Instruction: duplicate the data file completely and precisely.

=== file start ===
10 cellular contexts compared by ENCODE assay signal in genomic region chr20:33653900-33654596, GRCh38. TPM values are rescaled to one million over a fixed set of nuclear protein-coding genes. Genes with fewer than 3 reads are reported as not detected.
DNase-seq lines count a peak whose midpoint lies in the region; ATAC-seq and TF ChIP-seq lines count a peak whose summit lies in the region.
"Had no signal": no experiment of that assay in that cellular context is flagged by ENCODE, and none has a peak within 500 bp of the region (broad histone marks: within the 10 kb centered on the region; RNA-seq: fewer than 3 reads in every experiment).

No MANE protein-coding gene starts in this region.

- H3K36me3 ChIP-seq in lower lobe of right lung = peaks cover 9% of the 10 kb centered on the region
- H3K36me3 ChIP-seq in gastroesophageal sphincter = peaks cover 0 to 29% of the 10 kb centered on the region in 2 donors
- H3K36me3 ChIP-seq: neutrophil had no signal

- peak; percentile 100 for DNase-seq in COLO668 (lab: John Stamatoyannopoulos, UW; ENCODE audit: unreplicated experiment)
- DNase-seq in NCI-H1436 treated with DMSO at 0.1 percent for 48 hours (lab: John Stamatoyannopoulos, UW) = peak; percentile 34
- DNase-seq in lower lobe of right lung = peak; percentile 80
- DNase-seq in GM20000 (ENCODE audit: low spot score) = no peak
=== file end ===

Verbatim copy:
10 cellular contexts compared by ENCODE assay signal in genomic region chr20:33653900-33654596, GRCh38. TPM values are rescaled to one million over a fixed set of nuclear protein-coding genes. Genes with fewer than 3 reads are reported as not detected.
DNase-seq lines count a peak whose midpoint lies in the region; ATAC-seq and TF ChIP-seq lines count a peak whose summit lies in the region.
"Had no signal": no experiment of that assay in that cellular context is flagged by ENCODE, and none has a peak within 500 bp of the region (broad histone marks: within the 10 kb centered on the region; RNA-seq: fewer than 3 reads in every experiment).

No MANE protein-coding gene starts in this region.

- H3K36me3 ChIP-seq in lower lobe of right lung = peaks cover 9% of the 10 kb centered on the region
- H3K36me3 ChIP-seq in gastroesophageal sphincter = peaks cover 0 to 29% of the 10 kb centered on the region in 2 donors
- H3K36me3 ChIP-seq: neutrophil had no signal

- peak; percentile 100 for DNase-seq in COLO668 (lab: John Stamatoyannopoulos, UW; ENCODE audit: unreplicated experiment)
- DNase-seq in NCI-H1436 treated with DMSO at 0.1 percent for 48 hours (lab: John Stamatoyannopoulos, UW) = peak; percentile 34
- DNase-seq in lower lobe of right lung = peak; percentile 80
- DNase-seq in GM20000 (ENCODE audit: low spot score) = no peak